The idea here is to recognise when you’re not trusting yourself so you can identify the feeling when it comes up again in the future. When you feel the same sensations you’ll know this is a sign to pause, step back and listen to yourself.
Let go of habits/routines that undermine your self-trust
I’m a big fan of habits and routines, but I recently realised one of them was undermining my self-trust – writing extensive life admin to-do lists every day. While lists can be very helpful (I couldn’t manage at work without one!), I was putting things down that didn’t really need to be on a list. I realised not only did I not need the reminder I thought having a list would provide, but having the list hovering over me was making me anxious.
Letting go of this list was an expression of self-trust. I trusted that I knew what needed to be done daily and anything out of the ordinary could be set as a reminder instead of a looming to-do list. Other habits that might be undermining your self-trust include checking emails multiple times a day or working late.
The more you trust yourself, the more confident you’ll be in sharing your opinion and moving forwards towards your goals. We hope these suggestions are helpful and if you’re looking for support from a coach you can find one using our search tool.22nd October, 2020 Read more
Whether you’re looking to develop personally or professionally, we believe self-awareness should form the foundation of any growth work. Why? Because, put simply, if we don’t know ourselves, how can we know which goals to aim for and what will fulfil us?
“This is where self-awareness comes in.” Career and executive coach Charlie Warshawski tells us, “Understanding what’s important to us. Our drivers. Our values. And most importantly, ownership of our own thoughts!”
This may all sound simple, but when was the last time you really checked in with yourself and what you want? Charlie notes that in today’s world of endless choice and incessant advice, it’s easy to become distracted by other people’s goals.
“Those famous ‘shoulds’ come thick and fast towards us. If we know what’s important to us, that will help. If we know what our helpful and unhelpful tendencies are, that will also help. And finally, if we know what makes us happy, fulfilled and joyful, that will really help!”
Look at self-awareness as an anchor, keeping you grounded to yourself. Other people’s opinions and advice may come at you like waves in a storm, but with self-awareness as your anchor, you’ll stay where you need to be, rooted to your true desires.
So, how can we get to know ourselves better? Charlie stresses that we don’t have to study philosophy or psychology to do this but, instead, become more alert to our own needs, to our values and even to how those around us react to us.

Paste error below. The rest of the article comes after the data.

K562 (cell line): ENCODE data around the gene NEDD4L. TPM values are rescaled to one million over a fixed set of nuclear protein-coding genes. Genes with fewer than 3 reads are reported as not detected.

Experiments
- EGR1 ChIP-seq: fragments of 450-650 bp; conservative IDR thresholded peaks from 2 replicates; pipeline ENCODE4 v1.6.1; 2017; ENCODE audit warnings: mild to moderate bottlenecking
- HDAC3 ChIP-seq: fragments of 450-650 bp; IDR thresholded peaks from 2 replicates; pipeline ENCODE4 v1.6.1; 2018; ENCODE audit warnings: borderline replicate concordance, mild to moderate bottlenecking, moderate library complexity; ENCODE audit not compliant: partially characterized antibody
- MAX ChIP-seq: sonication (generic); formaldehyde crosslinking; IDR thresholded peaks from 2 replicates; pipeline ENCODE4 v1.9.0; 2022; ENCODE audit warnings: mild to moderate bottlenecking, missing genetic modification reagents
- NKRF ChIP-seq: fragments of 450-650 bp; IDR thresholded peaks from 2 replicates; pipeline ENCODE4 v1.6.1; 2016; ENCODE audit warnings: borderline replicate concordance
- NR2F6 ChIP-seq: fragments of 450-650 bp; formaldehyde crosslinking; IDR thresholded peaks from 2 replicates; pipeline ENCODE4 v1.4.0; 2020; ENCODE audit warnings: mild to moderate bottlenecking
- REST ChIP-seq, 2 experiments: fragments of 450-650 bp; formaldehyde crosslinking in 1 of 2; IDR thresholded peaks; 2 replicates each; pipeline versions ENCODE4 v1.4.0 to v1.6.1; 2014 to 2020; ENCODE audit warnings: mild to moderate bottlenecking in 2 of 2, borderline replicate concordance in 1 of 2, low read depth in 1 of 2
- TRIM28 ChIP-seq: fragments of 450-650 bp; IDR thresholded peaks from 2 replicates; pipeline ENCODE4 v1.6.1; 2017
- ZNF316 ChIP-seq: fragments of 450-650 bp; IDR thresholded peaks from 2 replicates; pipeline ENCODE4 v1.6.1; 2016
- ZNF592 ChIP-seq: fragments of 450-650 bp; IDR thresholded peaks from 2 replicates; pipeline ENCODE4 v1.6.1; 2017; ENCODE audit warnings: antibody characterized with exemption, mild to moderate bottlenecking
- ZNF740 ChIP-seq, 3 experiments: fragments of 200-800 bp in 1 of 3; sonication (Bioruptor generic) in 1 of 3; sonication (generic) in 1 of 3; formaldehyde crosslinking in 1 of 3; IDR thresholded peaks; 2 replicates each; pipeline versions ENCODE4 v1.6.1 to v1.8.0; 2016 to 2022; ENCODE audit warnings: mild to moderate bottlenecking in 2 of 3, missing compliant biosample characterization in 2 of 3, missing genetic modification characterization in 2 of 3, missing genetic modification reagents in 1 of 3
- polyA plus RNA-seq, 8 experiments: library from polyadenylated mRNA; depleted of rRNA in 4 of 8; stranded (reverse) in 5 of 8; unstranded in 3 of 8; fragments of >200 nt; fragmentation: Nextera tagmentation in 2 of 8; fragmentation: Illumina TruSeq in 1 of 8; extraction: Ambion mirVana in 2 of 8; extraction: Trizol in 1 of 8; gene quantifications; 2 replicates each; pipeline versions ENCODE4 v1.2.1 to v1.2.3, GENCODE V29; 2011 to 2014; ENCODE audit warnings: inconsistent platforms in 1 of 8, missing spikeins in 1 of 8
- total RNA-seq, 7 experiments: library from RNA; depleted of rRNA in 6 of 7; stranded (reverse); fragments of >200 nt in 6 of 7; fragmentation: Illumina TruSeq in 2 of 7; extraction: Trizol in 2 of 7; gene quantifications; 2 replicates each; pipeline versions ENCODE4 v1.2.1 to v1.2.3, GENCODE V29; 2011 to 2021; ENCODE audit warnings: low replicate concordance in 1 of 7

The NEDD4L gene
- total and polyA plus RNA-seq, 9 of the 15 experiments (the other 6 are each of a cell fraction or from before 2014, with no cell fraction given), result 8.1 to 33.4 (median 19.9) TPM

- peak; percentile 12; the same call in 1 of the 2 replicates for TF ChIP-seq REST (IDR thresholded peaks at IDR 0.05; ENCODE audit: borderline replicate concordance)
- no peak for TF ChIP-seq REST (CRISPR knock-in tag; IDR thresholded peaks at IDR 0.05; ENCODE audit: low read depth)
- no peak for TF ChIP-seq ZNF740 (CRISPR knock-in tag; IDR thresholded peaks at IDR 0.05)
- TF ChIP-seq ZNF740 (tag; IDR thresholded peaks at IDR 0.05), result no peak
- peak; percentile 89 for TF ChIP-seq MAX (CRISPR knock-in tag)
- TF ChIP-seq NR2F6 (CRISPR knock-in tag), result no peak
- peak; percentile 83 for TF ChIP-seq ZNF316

A simple way to become more alert and aware is to practice self-awareness activities. Here are some to consider:
- Meditation or another mindfulness practice.
- Start a journaling practice.
- Go for walks in nature and let your mind roam.
- Talk things through with a friend or coach.
- Identify your core values.
- Listen actively during conversations.
- Learn more about your personality type.
Using self-awareness to supercharge your goals
When it comes to goals, Charlie says there are generally two pathways. “Either we aim towards something we have always wanted to achieve; or we aim towards something new, fresh, exciting. Either way, if we know ourselves, inside and out, we are far more likely to achieve the goal we set.”
When we know ourselves well, not only do we have a clearer picture of what we really want (not what we think we should want) but we can figure out how best to achieve the goal.
For example, if you’ve discovered through your self-awareness work that you’re more motivated to do something when you have accountability, you can factor this into your goal-setting process. You can make sure you’re gaining accountability every step of the way, perhaps by telling others about your goal, getting an accountability buddy or working with a coach.
Having this in place will make you far more likely to achieve your goals. You’ll also be more intrinsically motivated because the desire to achieve your goal is coming from within you. It will still take work and you may find you need to reconnect with your ‘why’ for doing something, but knowing deep down it’s what you want will help you on your way.
Charlie shares a simple way to start, “Ask yourself these two questions ‘what’s important to me?’ and ‘what do I want?’ and see what you come up with.”
To take this a step further, once you’ve clarified your goal and why you want to achieve it, ask yourself some follow-up questions:
Knowing what I know about myself, what measures can I put into place that will help me succeed? For example, getting external accountability, planning a reward for yourself or surrounding yourself with a support network.
Knowing what I know about myself, what obstacles might come up? For example, procrastination, self-doubt or boredom.
What will I do if these obstacles arise? For example, set yourself a deadline, remind yourself of past successes or incorporate milestones to celebrate along the way.
These questions help you utilise the knowledge you’ve gained during your self-awareness work to put you in the best position possible to achieve your goals. So now you know the power of self-awareness… what are you waiting for?